Update: 2012-01-01 12:20 AM +0630


Pronouncing the letters


Daniel Jones. Edited by Peter Roach, James Hartman and Jane Setter. Cambridge University Press, 2003.

Scanned by Maung Kan Tun and edited by U Kyaw Tun, M.S. (I.P.S.T., U.S.A.). Not for sale. Prepared for students of TIL Computing and Language Center, Yangon, MYANMAR .

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L | LL | M | MN
N | NG
Myanmar {ma.}

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letter L

p304. In general, the consonant letter [ l ] is pronounced / l /, e.g.:

    <like> /laɪk/        
    <wool> /wʊl/        

However, [ l ] is frequently silent, particularly when preceded by an [a], e.g.:

    <calf> /kɑːf/        
    <calm> /kɑːm/        

In the past tense form of modal verbs spelt [ould], [ l ] is also silent, e.g.:

    <could> /kʊd/        
    <would> /wʊd/        

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letters LL

p318. In general, the consonant digraph [ ll ] is pronounced / l /, e.g.:

    <fall> /fɔːl/ us /fɑːl/    
    <illustrate> /ˈɪl.ə.streɪt/        

Where the [ ll ] is produced by adding the suffix -ly or -less to a word ending in a single [ l ], the pronunciation reflects this, e.g.:

    <coolly> /ˈkuːl.li/        
    <soulless> /ˈsəʊl.ləs/ us /ˈsoʊl-/    

In addition

In Welsh words, [ ll ] may be pronounced by English speakers in a variety of different ways. In this dictionary, we suggest / hl / (note: h is italicized, but l is not) , which stands both for the phonetic [ɬ] used in Welsh and for the English approximation of either a voiceless or voiced [ l ], and also for the variant /θl/ for British English speakers, e.g.:

    <Llanberis> /hlænˈber.ɪs , θlæn-/ us /hlæn-/    

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letter M

p325. The consonant letter [m] is always realised as /m/.

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letters MN

p347. The consonant digraph [mn] is word or morpheme final and usually realised as /m/, that is, the [n] is silent, e.g.:

    <hymn> /hɪm/        
    <condemning> /kənˈdem.iŋ/        

UKT: Compare the pronunciation of <hymn> with:
• <him> (strong from) /hɪm/; (weak form) /ɪm/.
Note: The strong form is mainly used for contrastive purposes. e.g., "The gift is for him, not her." -- DJPD16 p253.

However, in some cases the [n] is pronounced, particularly (as in the case of <condemnation>) where the vowel following the [n] is in a stressed syllable, e.g.:

    <hymnal> /ˈhɪm.nəl/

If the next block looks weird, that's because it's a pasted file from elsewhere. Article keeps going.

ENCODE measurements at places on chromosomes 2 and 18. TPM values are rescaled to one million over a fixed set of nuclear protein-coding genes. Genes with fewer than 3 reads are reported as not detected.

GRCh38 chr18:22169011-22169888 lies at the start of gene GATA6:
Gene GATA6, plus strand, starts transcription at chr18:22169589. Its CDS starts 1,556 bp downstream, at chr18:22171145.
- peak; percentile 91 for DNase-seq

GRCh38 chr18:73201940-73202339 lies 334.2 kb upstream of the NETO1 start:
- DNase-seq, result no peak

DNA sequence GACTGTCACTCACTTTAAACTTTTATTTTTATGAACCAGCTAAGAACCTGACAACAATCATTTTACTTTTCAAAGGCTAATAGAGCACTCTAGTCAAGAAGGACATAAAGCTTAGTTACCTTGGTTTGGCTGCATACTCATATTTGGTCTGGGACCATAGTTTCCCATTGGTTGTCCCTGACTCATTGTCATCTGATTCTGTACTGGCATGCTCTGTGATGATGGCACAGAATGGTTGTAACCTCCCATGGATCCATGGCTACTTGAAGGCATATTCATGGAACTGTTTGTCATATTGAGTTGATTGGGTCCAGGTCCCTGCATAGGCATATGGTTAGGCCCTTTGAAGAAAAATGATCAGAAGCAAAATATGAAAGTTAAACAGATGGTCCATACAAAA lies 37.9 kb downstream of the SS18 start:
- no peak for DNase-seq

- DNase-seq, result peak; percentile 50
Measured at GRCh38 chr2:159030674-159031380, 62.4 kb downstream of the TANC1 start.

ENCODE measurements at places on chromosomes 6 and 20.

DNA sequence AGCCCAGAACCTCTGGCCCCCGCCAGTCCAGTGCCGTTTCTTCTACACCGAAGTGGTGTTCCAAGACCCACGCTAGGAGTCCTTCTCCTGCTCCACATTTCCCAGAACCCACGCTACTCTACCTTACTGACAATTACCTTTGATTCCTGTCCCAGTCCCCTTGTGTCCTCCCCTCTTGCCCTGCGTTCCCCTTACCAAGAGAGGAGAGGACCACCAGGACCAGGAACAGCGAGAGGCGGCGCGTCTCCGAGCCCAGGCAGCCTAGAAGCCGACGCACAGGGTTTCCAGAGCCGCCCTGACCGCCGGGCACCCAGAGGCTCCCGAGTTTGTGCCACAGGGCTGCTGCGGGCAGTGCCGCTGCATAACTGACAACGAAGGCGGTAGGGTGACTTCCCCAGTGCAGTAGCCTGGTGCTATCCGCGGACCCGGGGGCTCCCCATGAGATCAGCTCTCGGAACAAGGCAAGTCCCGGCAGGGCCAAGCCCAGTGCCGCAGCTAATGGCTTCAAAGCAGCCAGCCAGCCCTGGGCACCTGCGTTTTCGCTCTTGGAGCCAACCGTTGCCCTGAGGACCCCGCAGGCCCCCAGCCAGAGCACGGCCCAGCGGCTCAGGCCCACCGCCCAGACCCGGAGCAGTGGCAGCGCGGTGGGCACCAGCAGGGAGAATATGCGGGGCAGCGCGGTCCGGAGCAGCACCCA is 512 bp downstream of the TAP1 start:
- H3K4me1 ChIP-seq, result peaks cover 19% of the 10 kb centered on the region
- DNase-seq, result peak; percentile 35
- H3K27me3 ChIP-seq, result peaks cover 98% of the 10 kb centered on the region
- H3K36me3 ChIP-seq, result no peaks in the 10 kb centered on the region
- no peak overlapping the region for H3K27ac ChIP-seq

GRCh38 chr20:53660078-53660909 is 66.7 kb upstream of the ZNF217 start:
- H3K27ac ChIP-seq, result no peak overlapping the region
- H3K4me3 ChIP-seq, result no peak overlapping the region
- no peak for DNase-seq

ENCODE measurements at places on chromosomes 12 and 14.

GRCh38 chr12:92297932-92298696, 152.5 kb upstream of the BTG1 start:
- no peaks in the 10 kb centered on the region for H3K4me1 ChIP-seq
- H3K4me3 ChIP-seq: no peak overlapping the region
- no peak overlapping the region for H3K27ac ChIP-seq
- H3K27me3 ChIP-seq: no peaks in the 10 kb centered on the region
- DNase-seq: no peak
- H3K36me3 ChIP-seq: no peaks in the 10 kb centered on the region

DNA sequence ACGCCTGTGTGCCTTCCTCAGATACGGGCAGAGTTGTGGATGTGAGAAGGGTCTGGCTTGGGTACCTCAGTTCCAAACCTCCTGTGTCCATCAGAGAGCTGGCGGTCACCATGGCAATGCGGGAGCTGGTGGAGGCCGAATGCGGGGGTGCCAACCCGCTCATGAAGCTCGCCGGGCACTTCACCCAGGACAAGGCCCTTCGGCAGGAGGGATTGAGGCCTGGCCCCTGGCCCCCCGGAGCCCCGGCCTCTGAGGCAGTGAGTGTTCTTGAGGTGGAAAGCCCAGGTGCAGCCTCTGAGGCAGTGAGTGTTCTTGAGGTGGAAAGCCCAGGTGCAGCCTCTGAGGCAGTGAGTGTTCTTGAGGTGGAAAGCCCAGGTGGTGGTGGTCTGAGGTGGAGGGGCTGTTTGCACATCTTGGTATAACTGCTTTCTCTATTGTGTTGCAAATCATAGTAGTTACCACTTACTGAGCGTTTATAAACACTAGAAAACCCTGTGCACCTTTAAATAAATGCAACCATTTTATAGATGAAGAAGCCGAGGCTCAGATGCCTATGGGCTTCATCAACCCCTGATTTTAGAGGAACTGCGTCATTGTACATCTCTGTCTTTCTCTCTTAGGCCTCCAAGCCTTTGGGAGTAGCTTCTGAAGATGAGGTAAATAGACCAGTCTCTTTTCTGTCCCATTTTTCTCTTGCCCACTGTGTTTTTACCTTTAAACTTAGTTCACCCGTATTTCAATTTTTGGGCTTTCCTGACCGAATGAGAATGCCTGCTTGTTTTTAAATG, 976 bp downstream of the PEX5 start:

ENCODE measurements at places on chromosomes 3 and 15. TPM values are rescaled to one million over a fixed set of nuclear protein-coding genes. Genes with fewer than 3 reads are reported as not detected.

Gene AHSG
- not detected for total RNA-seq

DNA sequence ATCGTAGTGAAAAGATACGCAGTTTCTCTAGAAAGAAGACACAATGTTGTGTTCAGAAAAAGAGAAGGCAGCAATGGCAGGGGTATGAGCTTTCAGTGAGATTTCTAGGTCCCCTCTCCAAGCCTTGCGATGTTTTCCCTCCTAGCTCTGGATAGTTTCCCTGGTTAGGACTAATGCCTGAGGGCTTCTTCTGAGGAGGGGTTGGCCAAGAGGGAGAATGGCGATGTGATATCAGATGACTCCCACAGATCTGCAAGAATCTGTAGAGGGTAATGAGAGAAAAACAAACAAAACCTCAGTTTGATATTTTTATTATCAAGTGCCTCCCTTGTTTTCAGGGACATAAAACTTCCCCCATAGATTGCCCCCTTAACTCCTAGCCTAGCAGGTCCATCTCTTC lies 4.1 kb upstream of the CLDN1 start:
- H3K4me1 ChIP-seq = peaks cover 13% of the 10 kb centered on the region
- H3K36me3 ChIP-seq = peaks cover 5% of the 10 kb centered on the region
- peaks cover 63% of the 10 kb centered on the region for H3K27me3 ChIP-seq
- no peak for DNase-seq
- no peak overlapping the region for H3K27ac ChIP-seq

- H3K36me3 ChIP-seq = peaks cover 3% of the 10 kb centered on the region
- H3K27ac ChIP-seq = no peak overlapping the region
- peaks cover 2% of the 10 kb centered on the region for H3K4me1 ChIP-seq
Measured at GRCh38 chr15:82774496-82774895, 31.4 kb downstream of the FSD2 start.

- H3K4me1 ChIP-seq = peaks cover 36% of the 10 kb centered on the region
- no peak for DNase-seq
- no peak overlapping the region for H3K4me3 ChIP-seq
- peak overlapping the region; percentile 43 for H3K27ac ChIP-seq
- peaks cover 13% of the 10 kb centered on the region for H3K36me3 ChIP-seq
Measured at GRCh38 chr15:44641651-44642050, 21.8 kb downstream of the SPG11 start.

<condemnation> /ˌkɒn.demˈneɪ.ʃən/ us /ˌkɑːn-/    

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Myanmar {ma.}

by UKT

Myanmar {ma.} is the bilabial nasal, and the corresponding bilabial plosives (or stops) are {pa.} (voiceless) and {ba.} (voiced). See IPA consonants.

It is the only Myanmar consonant that forms conjuncts with all the 4 conjunct formers: {ya.} {ra.} {wa.} {ha.}.

{ma.} + {ya.} —> —> {mya.}
{ma.} + {ra.} —> —> {mra.} (commonly pronounced as {mya.}
{ma.} + {wa.} —> —> {mwa.}
{ma.} + {ha.} —> —> {mha.}

None of these conjuncts have counterparts in English, and the only entry in DJPD16 is:
<Myanmar> /ˈmjæn.mɑːʳ/ (us) /mjɑːnˈmɑːr/.

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letter N

p358. The consonant letter [n] has two pronunciations: /n/ and /ŋ/. In most contexts, it is realised as /n/, e.g.:

    <nail> /neɪl/        
    <mine> /maɪn/        

Preceding the letters [k], [qu], [x] and [c] realised as /k/, [n] is pronounced /ŋ/, e.g.:

    <bank> /bæŋk/        
    <anxious> /ˈæŋk.ʃəs/        

UKT: The problem met in the English-transliteration of Myanmar {nga.} is due to the absence of a letter corresponding to /ŋ/ in English. The digraph [ng] becomes cumbersome in words like {tin} which should be transliterated as *{tang}. (Note * indicates that transcription {ting} is considered wrong.} And I am forced to transliterate as {tin} dropping the [g].
{ta.} + {nga.} + {athut} —> {ta.} {ng} —> {tang} written as {tin}.
                                                                         Note that [ang] is changed to [in]
{ta.} + {na.} + {athut} —> {ta.} {n} —> {tan}
Compare the above discussion with the pronunciation of <bank> as /bæŋk/.

However, when [k] is silent, [n] is pronounced as /n/, e.g.:

    <unknown> /ʌnˈnəʊn/ us /-ˈnoʊn/    

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letters NG

p365. The main realisation for the consonant digraph [ng] is /ŋ/, e.g.:

    <sing> /sɪŋ/        
    <ringing> /ˈrɪŋ.ɪŋ/        

Other pronunciations are possible, one being /ŋg/, e.g.:

    <finger> /ˈfɪŋ.gəʳ/ us /-gɚ/    
    <English> /ˈɪŋ.glɪʃ/        

In addition

In many words spelt [nge], or where [ng] is followed by [i] or [y], the pronunciation is /nʤ/, e.g.:

    <change> /ʧeɪnʤ/        
    <engine> /ˈen.ʤɪn/        

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UKT notes

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